(After Romig et al., 2017):Echinococcus spp., strains and genotypes Definitive host (DH) Major intermediate host (IH) E granulosus s.s., sheep strain, G1-3*
dog and other canids (wolves)
under natural conditions: sheep, goat, (cattle), E. ortleppi, cattle strain, G5* dog cattle E. intermedius**, pig strain, G7* dog, wolf Pig, wild boar, goats E. canadensis, cervids strains, G8,G10* wolf, dog cervids E. multilocularis fox, raccoon dog, and to a lesser extent dog, wolves, cat
small mammals esp. vole-like rodents,
E. equinus* dog equines
*Species of the zoonotic E. granulosus s.l. complex** proposed species, separated from E. canadensis
E. equinus, sporadically in Europe, DH: dogs, IH equines (so far not considered to be zoonotic, but recently a case in a human in Asia has been documented).
Cystic echinococcosis (CE) (old terms: hydatidosis, or hydatid disease) is caused by the larval stages of E. granulosus s.l., mostly in liver or lungs.
Alveolar echinococcosis (AE) caused by the larval stage of E. multilocularis (mostly in the liver).
Many reporting systems are not differentiating between CE and AE.
Early infections and atypical infections are difficult to differentiate and often genetic identification or immunhistological methods are needed.
Various definitive and intermediate domestic and wild hosts.Eggs can survive for months in the environment.
Definitive hosts excrete fully embryonated eggs containing a larva (oncosphere). Intermediate hosts (IH) or humans become infected by ingesting eggs with resulting release of oncospheres in the intestine. After invasion through the mucosa the oncospheres reach the bloodstream, developing cysts or cystic lesions in various organs (mainly liver for AE, liver and lungs CE).
For IH, transmission is linked to the contaminated environment and food. Transmission to humans has been linked to foodborne sources (vegetables/fruits/berries) or to hand-to-mouth transmission, after contact with Echinococcus eggs in the environment (but any source attribution for humans is uncertain due to the long incubation time).
Species involved for disease in humans see Section “Animal infected/carrier/disease”The adult Echinococcus stages reside in the small intestine of the definitive hosts without causing clinical signs.
The metacestode is causing CE and AE in intermediate or dead–end hosts like humans. Echinococcosis is characterised by a chronic infections with long incubation time (see 10.4).
Mechanisms of immunopathology and immunomodulation are poorly studied.
There are no signs of disease in definitive hosts.Generally very low morbidity in farm animals as intermediate hosts.
Can vary between several month and several years in humans or IH depending on localisation of the metacestode, the species and other factors.
Many open questions concerning Echinococcus strain or genotype variations, resistance of the host (including immunosuppression, age, risk factors).
CE: Generally low mortality in IH.AE: high in IH hosts (rodents) with AE
In humans mortality in untreated cases ranges from <1% to >50%.
Human AE had a very high mortality (>50%) in untreated cases with hepatic lesions. Treatment of AE needs still improvement in some European countries to reach higher survival rates of patients.
After ingestion of metacestodes by a definitive host, the protoscoleces evaginate, attach to the intestinal mucosa, and develop into adult gravid stages in 25 to 80 days (depending on Echinococcus species). The excretion period (patency) is short; the majority of the worm burden is eliminated within 1-3 month of patency, some worms can persist longer with a relative low egg production.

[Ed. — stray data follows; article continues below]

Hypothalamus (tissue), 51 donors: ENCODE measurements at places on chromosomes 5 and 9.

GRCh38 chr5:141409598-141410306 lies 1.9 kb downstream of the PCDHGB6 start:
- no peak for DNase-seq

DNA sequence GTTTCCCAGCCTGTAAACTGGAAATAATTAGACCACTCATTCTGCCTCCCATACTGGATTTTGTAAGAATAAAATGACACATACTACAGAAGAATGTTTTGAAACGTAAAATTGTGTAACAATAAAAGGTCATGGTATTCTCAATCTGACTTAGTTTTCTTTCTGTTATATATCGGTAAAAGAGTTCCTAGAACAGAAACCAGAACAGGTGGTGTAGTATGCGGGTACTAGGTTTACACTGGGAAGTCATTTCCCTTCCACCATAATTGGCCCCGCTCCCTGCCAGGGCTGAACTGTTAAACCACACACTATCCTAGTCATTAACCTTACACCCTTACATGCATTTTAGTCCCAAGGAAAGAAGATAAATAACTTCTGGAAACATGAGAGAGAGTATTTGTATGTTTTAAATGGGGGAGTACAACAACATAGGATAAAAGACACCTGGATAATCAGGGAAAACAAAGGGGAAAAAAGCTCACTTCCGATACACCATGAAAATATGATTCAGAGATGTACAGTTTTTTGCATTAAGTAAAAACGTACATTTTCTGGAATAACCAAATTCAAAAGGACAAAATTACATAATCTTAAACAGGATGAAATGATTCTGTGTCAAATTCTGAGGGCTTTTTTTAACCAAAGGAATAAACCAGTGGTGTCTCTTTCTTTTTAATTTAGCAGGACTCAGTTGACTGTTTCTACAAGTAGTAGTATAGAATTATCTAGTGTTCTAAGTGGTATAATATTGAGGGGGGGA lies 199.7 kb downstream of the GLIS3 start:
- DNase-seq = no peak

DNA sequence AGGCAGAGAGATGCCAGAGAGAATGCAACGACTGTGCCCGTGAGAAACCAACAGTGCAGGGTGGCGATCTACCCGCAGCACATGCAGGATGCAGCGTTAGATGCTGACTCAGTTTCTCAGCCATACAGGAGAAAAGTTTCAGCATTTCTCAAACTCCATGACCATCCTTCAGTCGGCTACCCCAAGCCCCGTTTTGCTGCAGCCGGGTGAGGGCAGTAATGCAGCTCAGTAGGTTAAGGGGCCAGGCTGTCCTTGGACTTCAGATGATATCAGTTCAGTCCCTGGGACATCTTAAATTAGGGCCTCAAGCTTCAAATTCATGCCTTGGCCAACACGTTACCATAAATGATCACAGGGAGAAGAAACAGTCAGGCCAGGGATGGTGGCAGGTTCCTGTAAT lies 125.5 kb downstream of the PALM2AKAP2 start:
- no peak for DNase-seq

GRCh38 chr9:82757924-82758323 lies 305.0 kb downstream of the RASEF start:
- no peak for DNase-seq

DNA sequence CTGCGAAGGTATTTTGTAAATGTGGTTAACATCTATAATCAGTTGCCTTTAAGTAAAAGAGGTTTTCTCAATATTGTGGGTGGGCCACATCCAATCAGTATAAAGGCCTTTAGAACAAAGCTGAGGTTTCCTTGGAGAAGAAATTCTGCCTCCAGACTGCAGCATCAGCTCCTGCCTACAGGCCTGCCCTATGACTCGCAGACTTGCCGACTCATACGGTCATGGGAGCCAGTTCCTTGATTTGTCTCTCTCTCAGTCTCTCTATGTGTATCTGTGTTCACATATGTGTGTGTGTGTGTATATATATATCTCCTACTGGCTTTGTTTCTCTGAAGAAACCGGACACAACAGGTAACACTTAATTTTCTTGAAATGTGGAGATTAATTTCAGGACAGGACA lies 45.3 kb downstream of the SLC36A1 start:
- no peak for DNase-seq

Patterns of egg production and shedding of E. multilocularis (foxes, dogs raccoon dogs and cats) and E. granulosus s.s. have been experimentally documented (Kapel et al., 2006) but are unknown for other Echinococcus spp.
The pathogenicity depends on the parasite and host species, location of the metacestodes in the body and its size. Expansive (CE) or invasive (AE) growth of the metacestode can cause organ failure and systemic implications. There is a delimited inflammatory reaction in the surrounding tissue, with formation of a fibrous, encapsulating membrane. The parasite laminated wall of the cyst or macrovesicles may calcify, the cyst/lesion may then remain asymptomatic (Kern et al. 2017).
Immunological reactions against the metacestode have been well studied but more research is needed to elucidate the immunomodulation properties of the parasite.
Detailed data for Europe: see Deplazes et al. (2017). All in all, in Europe yearly several thousands of new CE cases can be estimated, for AE around 200 new cases can be expected.CE: In Europe, data on human CE are fragmentary due to the lack of dedicated reporting and documentation systems. A European register is in the process of being established (Rossi et al., 2016). Sporadic CE cases, often imported, can be expected anywhere in Europe, but substantial numbers of cases are limited to Southern and Eastern Europe (Deplazes et al., 2017). Annual surgical incidence (per 100,000) can be as high as 9 (Northern Cyprus), 7 (Sardinia) and 4 (Sicily). In Europe, there is a general trend to reduced incidences, e.g. in Greece from 12.9 in 1984 to 0.25 in 2010 (Sotiraki et al. 2003). In the context of the recently completed EU project HERACLES, high CE prevalence (based on abdominal ultrasound screening surveys) was found among inhabitants of rural villages in southeastern Europe. Age/sex adjusted prevalence was 0.41% (95% CI 0.26-0.65) in Bulgaria, 0.41% (0.26-0.65) in Romania and 0.59% (0.19-1.85) in Turkey (Tamarozzi et al., 2018).